NACD works to improve and protect water resources by providing conservation districts with the technical assistance they need to advise local landowners on nutrient management strategies and erosion prevention practices.


No matter where you live, play or work, clean water is a critical resource. NACD and conservation districts make sure landowners have the proper tools they need to protect water from sediment runoff, nutrients and other contaminants. The association is also committed to being the voice of conservation districts on the most pressing federal water conservation issues, including the Environmental Protection Agency’s (EPA) WOTUS rule.

NACD supports the recent legislative attempts to repeal the EPA’s Waters of the United States (WOTUS) rule, also known as the Clean Water Rule, and opposes any measure that expands the jurisdiction of the Clean Water Act (CWA). After completing an economic analysis, EPA and USACE have estimated the rule would result in a 3 percent increase in CWA jurisdiction. The extent of the expansion is difficult to predict with precision; however, if the rule were to encompass all adjacent waters and most isolated wetlands and ditches, NACD estimates it would be significantly greater than 3 percent.

NACD supports the Supreme Court’s recent decision to leave the management of non-navigable waters in the hands of landowners and local governments. For more than 75 years, conservation districts have been leaders in locally-led efforts to ensure a clean and sustainable water supply for the nation. With earned trust and a proven ability to form partnerships at the local level, conservation districts are well positioned to play a key role in addressing water quality challenges in local communities. NACD continues to track WOTUS repeal legislation in Congress and is monitoring the courts’ ongoing review of the WOTUS rule.

For context, here’s a timeline of events:

  • April 2014: EPA published a proposed rule on the definition of WOTUS under CWA.
  • May 2015: The EPA published revised WOTUS rule language.
  • August 27, 2015: The North Dakota District Court issued a stay against the enforcement of the WOTUS rule in 13 states (Alaska, Arizona, Arkansas, Colorado, Idaho, Missouri, Montana, Nebraska, Nevada, New Mexico, North Dakota, South Dakota, and Wyoming)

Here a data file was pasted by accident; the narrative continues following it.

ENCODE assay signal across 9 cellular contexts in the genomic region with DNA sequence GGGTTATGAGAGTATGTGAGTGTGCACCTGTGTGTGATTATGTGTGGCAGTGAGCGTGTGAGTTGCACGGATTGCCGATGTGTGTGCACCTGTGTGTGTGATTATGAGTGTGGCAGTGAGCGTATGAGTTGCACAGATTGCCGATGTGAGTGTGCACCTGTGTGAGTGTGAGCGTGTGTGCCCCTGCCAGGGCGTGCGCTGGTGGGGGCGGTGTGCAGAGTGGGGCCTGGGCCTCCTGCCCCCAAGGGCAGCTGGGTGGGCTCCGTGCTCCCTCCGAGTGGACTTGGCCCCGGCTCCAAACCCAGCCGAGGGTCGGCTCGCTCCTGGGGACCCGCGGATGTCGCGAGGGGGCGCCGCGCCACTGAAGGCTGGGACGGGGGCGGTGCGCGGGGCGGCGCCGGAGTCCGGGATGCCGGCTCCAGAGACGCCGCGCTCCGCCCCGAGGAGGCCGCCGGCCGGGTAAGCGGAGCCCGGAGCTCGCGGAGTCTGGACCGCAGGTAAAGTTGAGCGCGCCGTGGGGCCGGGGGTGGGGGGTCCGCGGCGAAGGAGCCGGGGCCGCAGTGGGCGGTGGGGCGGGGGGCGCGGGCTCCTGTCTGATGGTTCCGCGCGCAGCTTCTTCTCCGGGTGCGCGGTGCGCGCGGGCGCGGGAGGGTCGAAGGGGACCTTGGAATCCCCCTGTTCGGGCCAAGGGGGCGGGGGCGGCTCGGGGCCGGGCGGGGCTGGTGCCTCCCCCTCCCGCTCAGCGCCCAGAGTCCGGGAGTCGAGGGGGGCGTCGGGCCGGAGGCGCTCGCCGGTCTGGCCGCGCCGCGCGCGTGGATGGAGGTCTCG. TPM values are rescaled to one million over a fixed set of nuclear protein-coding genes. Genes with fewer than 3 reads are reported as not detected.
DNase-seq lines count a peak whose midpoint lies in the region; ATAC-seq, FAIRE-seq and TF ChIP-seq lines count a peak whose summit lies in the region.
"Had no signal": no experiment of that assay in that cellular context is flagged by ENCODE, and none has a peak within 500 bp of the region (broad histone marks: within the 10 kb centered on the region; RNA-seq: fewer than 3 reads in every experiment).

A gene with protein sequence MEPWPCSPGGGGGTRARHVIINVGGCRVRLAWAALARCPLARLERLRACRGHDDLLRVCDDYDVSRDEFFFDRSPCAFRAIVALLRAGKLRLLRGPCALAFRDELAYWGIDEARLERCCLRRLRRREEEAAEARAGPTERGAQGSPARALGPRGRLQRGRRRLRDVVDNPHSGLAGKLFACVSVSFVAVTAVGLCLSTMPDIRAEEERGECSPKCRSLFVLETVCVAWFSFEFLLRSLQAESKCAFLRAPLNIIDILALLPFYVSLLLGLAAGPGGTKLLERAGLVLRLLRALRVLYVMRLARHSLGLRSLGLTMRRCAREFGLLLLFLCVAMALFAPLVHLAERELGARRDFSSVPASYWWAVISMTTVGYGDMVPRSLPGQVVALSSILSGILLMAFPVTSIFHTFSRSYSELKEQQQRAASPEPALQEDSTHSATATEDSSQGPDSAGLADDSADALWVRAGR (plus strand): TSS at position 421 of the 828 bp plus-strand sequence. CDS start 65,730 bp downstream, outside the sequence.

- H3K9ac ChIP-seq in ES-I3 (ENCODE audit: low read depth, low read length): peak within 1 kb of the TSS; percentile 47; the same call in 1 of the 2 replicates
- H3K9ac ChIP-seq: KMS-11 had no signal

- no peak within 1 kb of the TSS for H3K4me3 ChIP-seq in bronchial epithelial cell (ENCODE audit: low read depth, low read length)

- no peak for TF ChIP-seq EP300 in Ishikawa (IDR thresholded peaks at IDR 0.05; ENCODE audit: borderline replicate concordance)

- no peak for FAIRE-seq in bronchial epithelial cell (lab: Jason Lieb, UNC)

• August 28, 2015: The WOTUS rule went into effect nationwide.
  • October 2015: The U.S. Court of Appeals for the Sixth Circuit issued a nationwide stay against the enforcement of the WOTUS rule.
  • February 2016: The Sixth Circuit Court of Appeals ruled it had jurisdiction under CWA and a case could proceed.
  • July 2016: Multiple cases heard in courts across the country.

Concentrated Animal Feeding Operations, called CAFOs for short, are large-scale livestock operations that take place in relatively confined areas. The definition of what constitutes a CAFO depends upon the number and type of livestock in the operation (go here for more details). One of the most significant challenges that CAFO operators face is efficiently managing animal waste. Proper management through Comprehensive Nutrient Management Plans (CNMP) helps ensure that manure and litter is collected, stored, and used or disposed of in an ecologically sound manner, preventing the contamination of the local watershed. The EPA regulates CAFOs that discharge or propose to discharge waste into waterbodies by requiring National Pollutant Discharge Elimination System (NPDES) permits.

Conservation districts can work with CAFO operators to provide technical assistance and best management practices that ensure proper waste management occurs, and so EPA, state, and local regulations are met.

Total Maximum Daily Loads (TMDLs) represent the total amount of a single pollutant a water body can receive and still meet minimum water quality standards to support existing and designated uses like recreational or commercial fishing or community drinking water. Pollutants with designated TMDLs include sediments, heavy metals, chemicals, fecal coliform bacteria and nutrients – most notably nitrogen and phosphorus.

Excessive water pollution can affect aquatic wildlife by creating hypoxic or “dead” zones (as seen in the Gulf of Mexico) or by contributing to toxic algal blooms, which have the potential to devastate tourism and contaminate drinking water supplies (as seen in the Western Lake Erie Basin and along Florida’s coasts). The Clean Water Act requires states, territories, and authorized tribes to identify bodies of water that do not meet water quality standards. These bodies of water are submitted to the EPA for review and approval for placement on the 303(d) list of impaired streams.

NACD and America’s conservation districts are actively engaged in supporting voluntary water quality programs in watersheds across the country. Our district members helped develop state Watershed Implementation Plans for the Chesapeake Bay; they collaborate with producer, governmental and other conservation groups through the USDA Regional Conservation Partnership Program on water conservation projects countrywide; and lead payments for ecosystem services projects, such as the Big Sioux River Watershed Project in South Dakota.